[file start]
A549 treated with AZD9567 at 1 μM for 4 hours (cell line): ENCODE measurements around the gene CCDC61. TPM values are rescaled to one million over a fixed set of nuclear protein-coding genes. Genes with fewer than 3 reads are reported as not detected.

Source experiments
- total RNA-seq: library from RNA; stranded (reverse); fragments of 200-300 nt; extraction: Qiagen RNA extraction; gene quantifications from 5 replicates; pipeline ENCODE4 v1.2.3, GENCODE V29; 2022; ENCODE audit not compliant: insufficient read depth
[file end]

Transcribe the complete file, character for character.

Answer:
A549 treated with AZD9567 at 1 μM for 4 hours (cell line): ENCODE measurements around the gene CCDC61. TPM values are rescaled to one million over a fixed set of nuclear protein-coding genes. Genes with fewer than 3 reads are reported as not detected.

Source experiments
- total RNA-seq: library from RNA; stranded (reverse); fragments of 200-300 nt; extraction: Qiagen RNA extraction; gene quantifications from 5 replicates; pipeline ENCODE4 v1.2.3, GENCODE V29; 2022; ENCODE audit not compliant: insufficient read depth